Generally speaking, for me, social contract is an implied agreement (not actually an agreement but more about tolerance and compromise) by the people in the forming of a nation. For instance, citizens give up some rights to a government, which in return protects its entire people’s interest and even simple enough, but it’s the basis on which nation-states are formed. Here, the term “social contract” is often used in the context of the special position of the Malay community. In return for the right to citizenship, non-Malays in Malaya agreed to acknowledge and respect the special position of the Malays and this also includes issues of national language, religion of Islam and power of rulers, among other things. That’s why during emergency , Section 150 (6A) provide an exception in which emergency laws cannot contravene constitutional provision relating to Islam and Malay Customs, native laws and customs, religion, language and citizenship because this provision contains ‘social contract’ impliedly. Actually, unlike the Constitution, this social contract is not a document, though anybody can be argued about that, but we must bear in mind that its spirit can be found in our Constitution as I explain before as we has already provision which protect our (Malays) right. In a rare statement issued after the 215th meeting of the Conference of Rulers in Kuala Terengganu last week, the Malay rulers warned against questioning matters enshrined in the Federal Constitution as what I told earlier, as such actions had caused public unease. Not stop there, Sultan of Perak, Sultan Azlan Shah, recently proposed that the social contract be taught in schools. That's a great idea, in fact, let's educate all Malaysians on what exactly the social contract means. As we cannot predict the future, anything can happen, 5 or 10 years later, so what we need to do is taught it to the young generation in order to give some awareness to them on what is our social contract all about.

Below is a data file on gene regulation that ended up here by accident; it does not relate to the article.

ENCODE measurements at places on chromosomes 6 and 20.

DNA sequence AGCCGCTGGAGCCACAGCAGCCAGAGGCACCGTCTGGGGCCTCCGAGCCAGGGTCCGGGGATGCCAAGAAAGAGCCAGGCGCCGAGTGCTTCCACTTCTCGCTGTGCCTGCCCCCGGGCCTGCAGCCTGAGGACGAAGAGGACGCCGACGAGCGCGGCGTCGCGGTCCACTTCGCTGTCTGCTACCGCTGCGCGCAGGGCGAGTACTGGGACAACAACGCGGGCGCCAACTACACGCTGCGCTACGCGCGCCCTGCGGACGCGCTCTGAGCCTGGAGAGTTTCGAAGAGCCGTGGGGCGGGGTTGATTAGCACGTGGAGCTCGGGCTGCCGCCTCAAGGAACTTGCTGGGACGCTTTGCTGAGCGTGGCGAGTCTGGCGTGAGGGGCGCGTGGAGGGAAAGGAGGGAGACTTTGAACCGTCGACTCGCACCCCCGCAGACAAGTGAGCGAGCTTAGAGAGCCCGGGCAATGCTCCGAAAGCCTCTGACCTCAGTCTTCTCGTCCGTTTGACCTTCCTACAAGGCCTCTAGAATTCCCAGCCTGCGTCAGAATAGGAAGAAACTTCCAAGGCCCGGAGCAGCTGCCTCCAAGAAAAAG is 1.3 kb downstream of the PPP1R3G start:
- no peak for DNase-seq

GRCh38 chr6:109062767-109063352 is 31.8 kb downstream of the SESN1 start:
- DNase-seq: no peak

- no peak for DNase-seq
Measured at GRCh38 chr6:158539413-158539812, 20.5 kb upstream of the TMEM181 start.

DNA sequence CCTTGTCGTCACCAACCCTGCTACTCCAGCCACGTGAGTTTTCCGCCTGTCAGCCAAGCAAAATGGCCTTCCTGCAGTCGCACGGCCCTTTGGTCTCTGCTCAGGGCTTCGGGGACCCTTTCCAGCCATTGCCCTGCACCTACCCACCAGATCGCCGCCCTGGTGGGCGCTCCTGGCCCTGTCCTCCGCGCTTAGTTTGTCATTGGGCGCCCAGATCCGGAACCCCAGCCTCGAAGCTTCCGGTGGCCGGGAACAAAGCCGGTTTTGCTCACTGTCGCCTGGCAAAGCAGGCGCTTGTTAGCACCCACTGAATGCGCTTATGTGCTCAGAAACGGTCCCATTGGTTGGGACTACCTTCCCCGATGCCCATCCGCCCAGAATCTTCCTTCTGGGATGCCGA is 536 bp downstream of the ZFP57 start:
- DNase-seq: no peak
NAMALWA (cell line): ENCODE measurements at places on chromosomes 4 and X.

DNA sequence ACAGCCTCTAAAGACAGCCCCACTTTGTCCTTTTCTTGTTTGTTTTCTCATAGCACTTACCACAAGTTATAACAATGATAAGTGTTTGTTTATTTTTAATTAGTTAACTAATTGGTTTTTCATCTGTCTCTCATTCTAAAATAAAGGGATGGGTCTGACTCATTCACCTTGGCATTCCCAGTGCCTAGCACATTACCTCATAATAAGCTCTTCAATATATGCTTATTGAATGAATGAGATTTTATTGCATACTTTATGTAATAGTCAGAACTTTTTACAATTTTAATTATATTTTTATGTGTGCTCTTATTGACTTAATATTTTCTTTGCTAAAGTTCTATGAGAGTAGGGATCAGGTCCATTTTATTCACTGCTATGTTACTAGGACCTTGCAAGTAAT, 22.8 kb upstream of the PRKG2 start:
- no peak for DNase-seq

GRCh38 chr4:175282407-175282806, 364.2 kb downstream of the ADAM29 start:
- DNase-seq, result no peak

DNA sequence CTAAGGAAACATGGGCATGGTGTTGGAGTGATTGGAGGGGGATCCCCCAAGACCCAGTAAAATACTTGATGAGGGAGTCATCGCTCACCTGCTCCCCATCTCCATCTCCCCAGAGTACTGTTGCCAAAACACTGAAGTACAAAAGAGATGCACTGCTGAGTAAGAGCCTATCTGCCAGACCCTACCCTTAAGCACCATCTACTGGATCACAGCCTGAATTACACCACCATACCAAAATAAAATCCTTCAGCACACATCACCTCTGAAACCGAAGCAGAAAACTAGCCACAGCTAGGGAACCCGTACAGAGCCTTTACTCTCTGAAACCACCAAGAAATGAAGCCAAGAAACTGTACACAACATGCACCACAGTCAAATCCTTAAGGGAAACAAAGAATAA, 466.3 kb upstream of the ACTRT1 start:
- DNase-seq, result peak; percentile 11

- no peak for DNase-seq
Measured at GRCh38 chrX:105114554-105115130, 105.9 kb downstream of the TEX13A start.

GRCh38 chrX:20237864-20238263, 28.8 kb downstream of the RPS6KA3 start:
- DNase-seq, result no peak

this is my answer that tackle Sir Majid heart...is that so...Sir Majid is my former dean...now further study in UK..